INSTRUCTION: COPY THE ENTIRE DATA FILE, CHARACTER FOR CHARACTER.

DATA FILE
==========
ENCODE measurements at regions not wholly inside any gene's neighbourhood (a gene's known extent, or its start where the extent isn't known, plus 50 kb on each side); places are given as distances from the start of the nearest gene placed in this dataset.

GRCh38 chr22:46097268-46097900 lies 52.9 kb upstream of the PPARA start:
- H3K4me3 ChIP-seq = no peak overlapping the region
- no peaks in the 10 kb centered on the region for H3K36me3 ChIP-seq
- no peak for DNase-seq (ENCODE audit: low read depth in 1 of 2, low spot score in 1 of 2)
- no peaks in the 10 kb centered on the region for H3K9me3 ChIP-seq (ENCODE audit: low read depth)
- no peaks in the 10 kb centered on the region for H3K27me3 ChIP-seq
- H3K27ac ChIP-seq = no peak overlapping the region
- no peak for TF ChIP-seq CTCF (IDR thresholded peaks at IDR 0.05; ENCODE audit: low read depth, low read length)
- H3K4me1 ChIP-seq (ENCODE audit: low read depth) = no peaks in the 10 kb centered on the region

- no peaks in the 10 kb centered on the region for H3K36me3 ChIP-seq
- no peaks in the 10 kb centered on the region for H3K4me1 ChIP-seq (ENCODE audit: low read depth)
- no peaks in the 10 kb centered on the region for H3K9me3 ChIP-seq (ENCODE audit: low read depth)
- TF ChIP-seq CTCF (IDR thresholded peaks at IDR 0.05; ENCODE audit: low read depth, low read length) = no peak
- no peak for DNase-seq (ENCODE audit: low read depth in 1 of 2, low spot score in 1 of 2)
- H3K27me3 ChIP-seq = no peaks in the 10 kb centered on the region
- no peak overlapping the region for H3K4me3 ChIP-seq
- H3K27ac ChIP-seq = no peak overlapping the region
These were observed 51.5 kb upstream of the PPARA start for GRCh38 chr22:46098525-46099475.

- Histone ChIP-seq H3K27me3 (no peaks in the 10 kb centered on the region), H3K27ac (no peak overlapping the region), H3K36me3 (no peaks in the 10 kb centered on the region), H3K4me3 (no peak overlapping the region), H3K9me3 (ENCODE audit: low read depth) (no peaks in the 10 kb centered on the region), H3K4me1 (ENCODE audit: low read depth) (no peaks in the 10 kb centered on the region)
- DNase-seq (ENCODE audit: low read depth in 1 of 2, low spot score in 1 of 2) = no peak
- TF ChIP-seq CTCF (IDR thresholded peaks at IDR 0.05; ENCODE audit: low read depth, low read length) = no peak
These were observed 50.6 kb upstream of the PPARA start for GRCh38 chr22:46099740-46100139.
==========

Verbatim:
ENCODE measurements at regions not wholly inside any gene's neighbourhood (a gene's known extent, or its start where the extent isn't known, plus 50 kb on each side); places are given as distances from the start of the nearest gene placed in this dataset.

GRCh38 chr22:46097268-46097900 lies 52.9 kb upstream of the PPARA start:
- H3K4me3 ChIP-seq = no peak overlapping the region
- no peaks in the 10 kb centered on the region for H3K36me3 ChIP-seq
- no peak for DNase-seq (ENCODE audit: low read depth in 1 of 2, low spot score in 1 of 2)
- no peaks in the 10 kb centered on the region for H3K9me3 ChIP-seq (ENCODE audit: low read depth)
- no peaks in the 10 kb centered on the region for H3K27me3 ChIP-seq
- H3K27ac ChIP-seq = no peak overlapping the region
- no peak for TF ChIP-seq CTCF (IDR thresholded peaks at IDR 0.05; ENCODE audit: low read depth, low read length)
- H3K4me1 ChIP-seq (ENCODE audit: low read depth) = no peaks in the 10 kb centered on the region

- no peaks in the 10 kb centered on the region for H3K36me3 ChIP-seq
- no peaks in the 10 kb centered on the region for H3K4me1 ChIP-seq (ENCODE audit: low read depth)
- no peaks in the 10 kb centered on the region for H3K9me3 ChIP-seq (ENCODE audit: low read depth)
- TF ChIP-seq CTCF (IDR thresholded peaks at IDR 0.05; ENCODE audit: low read depth, low read length) = no peak
- no peak for DNase-seq (ENCODE audit: low read depth in 1 of 2, low spot score in 1 of 2)
- H3K27me3 ChIP-seq = no peaks in the 10 kb centered on the region
- no peak overlapping the region for H3K4me3 ChIP-seq
- H3K27ac ChIP-seq = no peak overlapping the region
These were observed 51.5 kb upstream of the PPARA start for GRCh38 chr22:46098525-46099475.

- Histone ChIP-seq H3K27me3 (no peaks in the 10 kb centered on the region), H3K27ac (no peak overlapping the region), H3K36me3 (no peaks in the 10 kb centered on the region), H3K4me3 (no peak overlapping the region), H3K9me3 (ENCODE audit: low read depth) (no peaks in the 10 kb centered on the region), H3K4me1 (ENCODE audit: low read depth) (no peaks in the 10 kb centered on the region)
- DNase-seq (ENCODE audit: low read depth in 1 of 2, low spot score in 1 of 2) = no peak
- TF ChIP-seq CTCF (IDR thresholded peaks at IDR 0.05; ENCODE audit: low read depth, low read length) = no peak
These were observed 50.6 kb upstream of the PPARA start for GRCh38 chr22:46099740-46100139.